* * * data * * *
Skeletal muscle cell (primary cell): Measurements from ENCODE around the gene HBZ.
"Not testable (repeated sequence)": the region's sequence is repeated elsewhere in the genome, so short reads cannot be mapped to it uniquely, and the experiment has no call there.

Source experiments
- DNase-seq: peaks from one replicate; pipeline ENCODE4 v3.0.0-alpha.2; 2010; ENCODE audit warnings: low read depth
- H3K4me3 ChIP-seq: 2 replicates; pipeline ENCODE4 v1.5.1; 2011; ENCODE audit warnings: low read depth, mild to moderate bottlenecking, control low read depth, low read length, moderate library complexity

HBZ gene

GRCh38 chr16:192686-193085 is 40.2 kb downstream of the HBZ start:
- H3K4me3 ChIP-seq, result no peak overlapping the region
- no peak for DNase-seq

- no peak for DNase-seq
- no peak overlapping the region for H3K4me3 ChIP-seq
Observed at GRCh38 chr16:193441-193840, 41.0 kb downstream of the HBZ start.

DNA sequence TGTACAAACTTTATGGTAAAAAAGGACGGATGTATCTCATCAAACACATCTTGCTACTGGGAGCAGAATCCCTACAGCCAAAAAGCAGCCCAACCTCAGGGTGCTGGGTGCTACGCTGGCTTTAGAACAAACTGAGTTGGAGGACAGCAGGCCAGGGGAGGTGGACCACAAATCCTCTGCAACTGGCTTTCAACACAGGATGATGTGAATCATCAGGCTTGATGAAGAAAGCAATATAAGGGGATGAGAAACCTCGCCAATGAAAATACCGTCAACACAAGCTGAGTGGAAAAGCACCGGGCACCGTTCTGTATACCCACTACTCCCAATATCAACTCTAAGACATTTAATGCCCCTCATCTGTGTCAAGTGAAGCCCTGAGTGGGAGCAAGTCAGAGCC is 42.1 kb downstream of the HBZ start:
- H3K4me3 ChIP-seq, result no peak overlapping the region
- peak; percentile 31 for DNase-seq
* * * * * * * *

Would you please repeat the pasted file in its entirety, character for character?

Skeletal muscle cell (primary cell): Measurements from ENCODE around the gene HBZ.
"Not testable (repeated sequence)": the region's sequence is repeated elsewhere in the genome, so short reads cannot be mapped to it uniquely, and the experiment has no call there.

Source experiments
- DNase-seq: peaks from one replicate; pipeline ENCODE4 v3.0.0-alpha.2; 2010; ENCODE audit warnings: low read depth
- H3K4me3 ChIP-seq: 2 replicates; pipeline ENCODE4 v1.5.1; 2011; ENCODE audit warnings: low read depth, mild to moderate bottlenecking, control low read depth, low read length, moderate library complexity

HBZ gene

GRCh38 chr16:192686-193085 is 40.2 kb downstream of the HBZ start:
- H3K4me3 ChIP-seq, result no peak overlapping the region
- no peak for DNase-seq

- no peak for DNase-seq
- no peak overlapping the region for H3K4me3 ChIP-seq
Observed at GRCh38 chr16:193441-193840, 41.0 kb downstream of the HBZ start.

DNA sequence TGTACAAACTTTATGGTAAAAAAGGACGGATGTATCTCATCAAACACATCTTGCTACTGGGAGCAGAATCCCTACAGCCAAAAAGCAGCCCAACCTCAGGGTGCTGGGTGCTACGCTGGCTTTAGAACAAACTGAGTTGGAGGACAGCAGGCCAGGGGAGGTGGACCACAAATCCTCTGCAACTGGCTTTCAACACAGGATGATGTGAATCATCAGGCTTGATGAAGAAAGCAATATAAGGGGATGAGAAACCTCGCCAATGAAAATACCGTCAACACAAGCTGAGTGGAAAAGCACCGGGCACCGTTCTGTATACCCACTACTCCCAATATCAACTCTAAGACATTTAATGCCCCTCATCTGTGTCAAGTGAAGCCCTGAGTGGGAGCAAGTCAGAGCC is 42.1 kb downstream of the HBZ start:
- H3K4me3 ChIP-seq, result no peak overlapping the region
- peak; percentile 31 for DNase-seq